No signature on loan deed: still valid?

No signature on loan deed: still valid?

Can a debtor invoke the fact that he did not sign a deed (or that the signature on the deed is not his)? This was the main issue in recent court proceedings about the dissolution of a loan agreement. Dutch contract lawyer Hidde Reitsma discusses the court ruling.

 

Drawing up a deed of loan

The claimant in this case provided two loans to the respondent. For these loans loan deeds were drawn up, which were both signed by the respondent. The interest percentages were respectively 6% and 8.3%. The respondent is in default with the payment of the redemption and the interest. After consultation between the parties, a new agreement is drawn up. In this deed (hereinafter: the agreement) the two earlier loans are ‘reformalized’. The outstanding amount is set at over €180,000 and a lower interest is agreed. Neither party signs this agreement.

Extrajudicial dissolution due to breach of contract

The respondent then falls behind in the redemption. The claimant’s lawyer sends the respondent a notice dissolving the agreement due to breach of contract. In the collection proceedings the respondent argues that no new agreement had been concluded between him and the claimant. According to the respondent, although there were negotiations, no consensus was ever reached. The court points out that the (outstanding) amount of €180,000, as stated in the agreement, is also mentioned in the respondent’s annual reports and accounts, as well as e-mail correspondence. That also applies to the interest rate referred to in the agreement, which is lower than the initially agreed interest rates.

Court: actions indicate execution agreement

Furthermore, the respondent made a payment after the last deed was concluded, that is equal to the first instalment of the payment obligation from the agreement. In all, the court finds that a consensus was in fact reached. The fact that the respondent did not sign the document in writing, does not negate its existence. Because the respondent failed to comply with the agreement, the claimant dissolved the agreement extrajudicially for good reason. The respondent is sentenced to pay the outstanding amount as well as the expired interest terms.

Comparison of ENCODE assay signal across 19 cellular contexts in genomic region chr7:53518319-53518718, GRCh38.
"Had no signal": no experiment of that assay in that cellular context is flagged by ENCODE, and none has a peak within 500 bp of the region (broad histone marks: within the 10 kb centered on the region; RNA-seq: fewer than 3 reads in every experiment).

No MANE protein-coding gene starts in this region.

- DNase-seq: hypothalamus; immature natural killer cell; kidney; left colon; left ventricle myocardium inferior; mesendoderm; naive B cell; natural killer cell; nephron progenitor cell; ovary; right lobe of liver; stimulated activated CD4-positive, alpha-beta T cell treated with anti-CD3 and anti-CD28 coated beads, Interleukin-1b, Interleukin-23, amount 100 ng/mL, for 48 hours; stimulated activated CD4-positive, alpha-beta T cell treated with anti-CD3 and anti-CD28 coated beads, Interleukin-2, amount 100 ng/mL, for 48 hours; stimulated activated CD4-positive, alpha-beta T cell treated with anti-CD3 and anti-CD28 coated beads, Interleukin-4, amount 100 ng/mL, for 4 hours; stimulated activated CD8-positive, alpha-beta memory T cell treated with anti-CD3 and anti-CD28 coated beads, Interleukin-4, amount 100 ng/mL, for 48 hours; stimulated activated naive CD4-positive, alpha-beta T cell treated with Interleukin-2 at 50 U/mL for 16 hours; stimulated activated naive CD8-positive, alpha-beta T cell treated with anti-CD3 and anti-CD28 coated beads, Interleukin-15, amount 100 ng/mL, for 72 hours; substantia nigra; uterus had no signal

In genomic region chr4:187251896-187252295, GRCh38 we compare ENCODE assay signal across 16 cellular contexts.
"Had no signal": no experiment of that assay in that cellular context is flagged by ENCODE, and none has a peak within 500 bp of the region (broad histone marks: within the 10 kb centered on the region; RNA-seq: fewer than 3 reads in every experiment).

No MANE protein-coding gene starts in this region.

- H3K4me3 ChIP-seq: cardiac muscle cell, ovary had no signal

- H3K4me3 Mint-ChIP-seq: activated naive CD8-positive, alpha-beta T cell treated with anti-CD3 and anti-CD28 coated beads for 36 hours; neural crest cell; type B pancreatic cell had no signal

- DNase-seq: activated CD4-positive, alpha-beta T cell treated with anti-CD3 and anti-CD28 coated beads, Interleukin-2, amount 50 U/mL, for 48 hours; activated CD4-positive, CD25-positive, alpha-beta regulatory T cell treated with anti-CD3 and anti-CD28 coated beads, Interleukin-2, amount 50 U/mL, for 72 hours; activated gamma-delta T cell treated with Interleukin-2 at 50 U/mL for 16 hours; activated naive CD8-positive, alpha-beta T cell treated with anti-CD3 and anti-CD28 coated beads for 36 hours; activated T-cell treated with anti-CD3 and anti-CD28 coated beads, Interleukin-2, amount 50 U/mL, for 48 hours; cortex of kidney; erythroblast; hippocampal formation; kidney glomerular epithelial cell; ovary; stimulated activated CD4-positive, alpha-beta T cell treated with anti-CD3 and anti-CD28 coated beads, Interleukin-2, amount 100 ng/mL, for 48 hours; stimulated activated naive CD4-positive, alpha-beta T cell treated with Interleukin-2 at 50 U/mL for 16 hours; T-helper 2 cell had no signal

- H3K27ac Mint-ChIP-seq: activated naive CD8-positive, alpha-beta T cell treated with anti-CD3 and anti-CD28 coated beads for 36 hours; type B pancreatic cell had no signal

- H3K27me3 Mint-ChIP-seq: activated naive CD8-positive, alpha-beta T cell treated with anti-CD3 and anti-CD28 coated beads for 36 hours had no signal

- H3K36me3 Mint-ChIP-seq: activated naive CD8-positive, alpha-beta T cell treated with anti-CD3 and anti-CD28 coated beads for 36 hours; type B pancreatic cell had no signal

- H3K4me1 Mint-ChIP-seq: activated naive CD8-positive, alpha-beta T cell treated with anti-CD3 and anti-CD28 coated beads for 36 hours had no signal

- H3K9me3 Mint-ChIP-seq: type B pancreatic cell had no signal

Signature required for concluding an agreement?

This case might lead one to assume that the lack of a signature on a contract does not make much difference for the existence of that agreement. In principle that is true. An agreement is concluded by offer and acceptance. If an offer is accepted, this is called consensus between the parties. An agreement can also be concluded orally. However, a signature under a contract is usual for agreements for more than the sale of a milk carton (this transaction is also an agreement). This means both parties know exactly what was agreed.

Lawyer for drawing up a loan agreement

A signed contract is intended to prevent evidentiary problems (about the contents and the existence of the agreement) afterwards. But a signature is not a requirement for the existence of an ordinary agreement. If a contract is not signed and a party contests the existence thereof, in principle the other party has the burden of proof. Based on other circumstances the existence of the agreement can then be proven, as in this case.

Hidde Reitsma - Advocatenkantoor AMS Advocaten
Hidde Reitsma Hidde has a varied consultancy and litigation practice, focusing on corporate law and insolvency law. He frequently acts in proceedings before the Enterprise Chamber of the Court of Appeal in Amsterdam and in cases on directors’ liability. Hidde also advises on drawing up and negotiating contracts, mergers and acquisitions and joint ventures. Follow Hidde also on Google or LinkedIn. Hidde is available via e-mail and +31 (0)20-3080315.
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